SoundCloud’s Identity Crisis

I’m proud to say that I’ve been a user of SoundCloud for five years. That may not seem like a lot of time, but concerning the music industry, that means ages. Back then, this platform was the solution to everything I could have possibly wanted from a music platform: it was clean, stylish, easy, intuitive, and even came with two free hours of upload space.

But as the years flew by and I started taking my music career more seriously, I noticed that SoundCloud just wasn’t cutting it anymore. I was now paying attention to new details because my career called for it. Upload caps had become a nuisance, yet because of the entire platform’s distinguishable drawbacks, I could never justify paying them monthly to expand my track capacity.

Now, for the record, I understand why SoundCloud needed to charge for additional storage space. In its early years, they needed money to fund their venture. But fast forward through my five-year membership and a lot has changed. They now sport 175 million registered users and some serious changes in business models. Today, SoundCloud makes money primarily through 1) an ad-based platform with an additional premium ad-free service called SoundCloud Go and 2) the premium creator perks service SoundCloud Pro.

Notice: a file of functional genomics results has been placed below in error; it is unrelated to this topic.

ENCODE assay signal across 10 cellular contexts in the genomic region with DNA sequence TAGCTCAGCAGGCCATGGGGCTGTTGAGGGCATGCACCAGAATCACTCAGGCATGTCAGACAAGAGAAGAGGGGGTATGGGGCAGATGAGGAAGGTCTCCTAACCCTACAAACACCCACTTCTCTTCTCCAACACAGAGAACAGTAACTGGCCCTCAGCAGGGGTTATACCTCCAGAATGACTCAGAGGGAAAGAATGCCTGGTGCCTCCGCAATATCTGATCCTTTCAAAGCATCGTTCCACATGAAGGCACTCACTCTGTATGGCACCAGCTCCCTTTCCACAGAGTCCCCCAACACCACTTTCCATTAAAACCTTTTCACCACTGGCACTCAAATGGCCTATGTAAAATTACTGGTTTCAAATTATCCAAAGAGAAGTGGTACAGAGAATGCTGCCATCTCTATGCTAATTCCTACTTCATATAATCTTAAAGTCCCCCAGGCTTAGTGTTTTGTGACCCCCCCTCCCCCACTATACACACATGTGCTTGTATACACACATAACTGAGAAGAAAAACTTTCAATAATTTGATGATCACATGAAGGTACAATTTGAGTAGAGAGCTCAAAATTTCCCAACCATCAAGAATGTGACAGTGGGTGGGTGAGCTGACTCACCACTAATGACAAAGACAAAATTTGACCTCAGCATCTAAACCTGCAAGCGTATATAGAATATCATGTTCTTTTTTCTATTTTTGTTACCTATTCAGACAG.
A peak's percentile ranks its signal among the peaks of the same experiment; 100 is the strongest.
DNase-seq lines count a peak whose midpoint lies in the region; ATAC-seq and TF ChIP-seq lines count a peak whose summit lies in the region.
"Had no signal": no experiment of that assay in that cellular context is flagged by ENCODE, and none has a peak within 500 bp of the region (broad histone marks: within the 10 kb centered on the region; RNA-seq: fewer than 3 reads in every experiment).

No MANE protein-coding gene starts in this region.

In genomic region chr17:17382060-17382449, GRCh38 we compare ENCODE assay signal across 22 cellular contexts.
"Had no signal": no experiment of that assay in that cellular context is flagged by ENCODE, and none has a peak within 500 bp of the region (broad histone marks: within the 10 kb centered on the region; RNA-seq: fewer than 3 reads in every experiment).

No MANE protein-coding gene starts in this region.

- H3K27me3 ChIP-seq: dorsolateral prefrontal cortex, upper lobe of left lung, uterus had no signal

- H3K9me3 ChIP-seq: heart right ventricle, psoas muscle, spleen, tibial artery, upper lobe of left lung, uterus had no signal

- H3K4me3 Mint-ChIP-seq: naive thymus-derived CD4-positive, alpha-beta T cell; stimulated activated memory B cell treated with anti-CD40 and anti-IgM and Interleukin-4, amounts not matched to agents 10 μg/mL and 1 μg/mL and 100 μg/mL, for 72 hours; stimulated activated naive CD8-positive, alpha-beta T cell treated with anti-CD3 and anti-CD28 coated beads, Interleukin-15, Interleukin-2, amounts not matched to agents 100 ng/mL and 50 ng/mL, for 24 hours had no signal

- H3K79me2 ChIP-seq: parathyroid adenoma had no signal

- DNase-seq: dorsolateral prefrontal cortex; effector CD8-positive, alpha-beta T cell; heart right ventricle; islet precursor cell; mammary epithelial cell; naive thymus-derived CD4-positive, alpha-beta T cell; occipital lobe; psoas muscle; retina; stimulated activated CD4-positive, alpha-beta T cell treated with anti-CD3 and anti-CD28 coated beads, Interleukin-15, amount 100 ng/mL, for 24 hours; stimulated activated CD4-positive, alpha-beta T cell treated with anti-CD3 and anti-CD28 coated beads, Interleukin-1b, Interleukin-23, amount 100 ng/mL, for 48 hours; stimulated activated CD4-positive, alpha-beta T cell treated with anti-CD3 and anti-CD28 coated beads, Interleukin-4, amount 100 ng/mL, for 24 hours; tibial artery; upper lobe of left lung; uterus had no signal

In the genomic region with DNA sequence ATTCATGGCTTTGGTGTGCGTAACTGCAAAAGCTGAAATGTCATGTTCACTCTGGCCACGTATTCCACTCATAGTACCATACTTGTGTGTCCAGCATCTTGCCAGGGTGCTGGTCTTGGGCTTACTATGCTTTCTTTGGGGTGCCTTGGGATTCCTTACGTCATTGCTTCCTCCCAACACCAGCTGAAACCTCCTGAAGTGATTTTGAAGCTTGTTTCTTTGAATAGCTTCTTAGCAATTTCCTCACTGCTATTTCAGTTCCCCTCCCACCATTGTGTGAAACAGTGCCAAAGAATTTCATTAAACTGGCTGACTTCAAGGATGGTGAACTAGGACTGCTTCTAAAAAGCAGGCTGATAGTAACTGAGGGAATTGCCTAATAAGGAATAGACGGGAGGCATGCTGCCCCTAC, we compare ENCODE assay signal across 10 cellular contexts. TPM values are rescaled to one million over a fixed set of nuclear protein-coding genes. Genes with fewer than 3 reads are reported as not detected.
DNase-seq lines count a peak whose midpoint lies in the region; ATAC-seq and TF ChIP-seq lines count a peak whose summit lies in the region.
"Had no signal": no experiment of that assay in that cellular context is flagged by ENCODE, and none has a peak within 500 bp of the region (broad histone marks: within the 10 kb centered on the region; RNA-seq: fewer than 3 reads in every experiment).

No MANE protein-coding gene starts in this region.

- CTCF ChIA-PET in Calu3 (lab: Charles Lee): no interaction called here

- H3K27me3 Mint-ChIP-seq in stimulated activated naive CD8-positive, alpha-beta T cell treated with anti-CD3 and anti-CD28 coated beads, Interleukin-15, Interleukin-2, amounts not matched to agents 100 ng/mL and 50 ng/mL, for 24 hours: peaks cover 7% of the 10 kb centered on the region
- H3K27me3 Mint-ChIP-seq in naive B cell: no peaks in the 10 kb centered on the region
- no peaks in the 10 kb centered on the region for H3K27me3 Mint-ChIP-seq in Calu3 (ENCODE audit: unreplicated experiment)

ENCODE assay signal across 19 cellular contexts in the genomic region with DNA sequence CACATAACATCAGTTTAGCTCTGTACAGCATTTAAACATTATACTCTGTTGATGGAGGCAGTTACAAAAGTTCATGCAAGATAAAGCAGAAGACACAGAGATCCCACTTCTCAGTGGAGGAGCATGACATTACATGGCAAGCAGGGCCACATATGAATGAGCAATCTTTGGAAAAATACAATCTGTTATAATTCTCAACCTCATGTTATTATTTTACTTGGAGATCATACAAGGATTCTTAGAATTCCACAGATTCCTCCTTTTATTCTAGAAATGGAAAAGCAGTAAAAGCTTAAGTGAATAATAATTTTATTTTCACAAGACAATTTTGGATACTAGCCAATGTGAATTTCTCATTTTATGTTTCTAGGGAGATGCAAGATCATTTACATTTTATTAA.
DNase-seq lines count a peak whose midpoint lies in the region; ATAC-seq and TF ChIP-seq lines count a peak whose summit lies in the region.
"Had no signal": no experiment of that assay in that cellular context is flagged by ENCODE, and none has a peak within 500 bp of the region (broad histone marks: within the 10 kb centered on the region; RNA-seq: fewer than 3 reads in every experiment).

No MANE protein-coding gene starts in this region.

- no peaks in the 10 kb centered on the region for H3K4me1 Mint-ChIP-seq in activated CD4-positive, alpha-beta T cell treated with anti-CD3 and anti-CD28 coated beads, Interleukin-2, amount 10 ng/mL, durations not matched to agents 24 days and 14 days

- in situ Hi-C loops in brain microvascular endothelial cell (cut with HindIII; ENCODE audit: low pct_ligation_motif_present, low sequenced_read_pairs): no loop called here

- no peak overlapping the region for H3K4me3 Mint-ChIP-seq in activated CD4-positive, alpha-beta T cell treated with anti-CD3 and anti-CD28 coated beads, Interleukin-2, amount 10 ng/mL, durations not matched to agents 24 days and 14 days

SoundCloud Go is an appeal to the new age of “the streamer.” After all, society is way past iTunes. It’s been ditched for the likes of Spotify, Apple Music, Pandora—you name it. It makes sense that SoundCloud would try to grab a slice of the cake themselves. But right now, it just seems like they’re experiencing a major identity crisis.

Any experienced user will tell you that it’s teetering on that fine line between a creator-based platform and a streamer-based platform. There’s nothing wrong with being both, but there are still a serious amount of issues that plague both sides of whatever SoundCloud is trying to be.

Let’s start with the creator side:

The current time cap for artists is now three hours of music, up only one hour more since when I began using SoundCloud—and that’s nothing compared to services like Mixcloud which allows for unlimited uploads of typically hour+ DJ mixes. Regarding general tech, storage space is getting cheaper by the hour and global compression algorithms are getting better every week. It doesn’t make sense to starve creators of additional free storage space.

And you know how any regular person can promote a post on Facebook or Twitter or somewhere else? Not on Soundcloud. Any promoted posts are only done by (at least semi-) decently well-known artists. It seems they’ve gone the way of YouTube and put their efforts into supporting their cash cows. There’s no more going viral. Plenty of us are willing to pay to get a new leg up on plays. It’s odd that regular musicians can’t pay SoundCloud to promote their tunes at the top of a search list.

Since we’re on the topic of other social media platforms, let’s talk about analytics. Virtually every social media platform in existence offers free analytics for their users. SoundCloud is still set on making you pay for anything above generic song-plays charts. Not attractive to frequent users.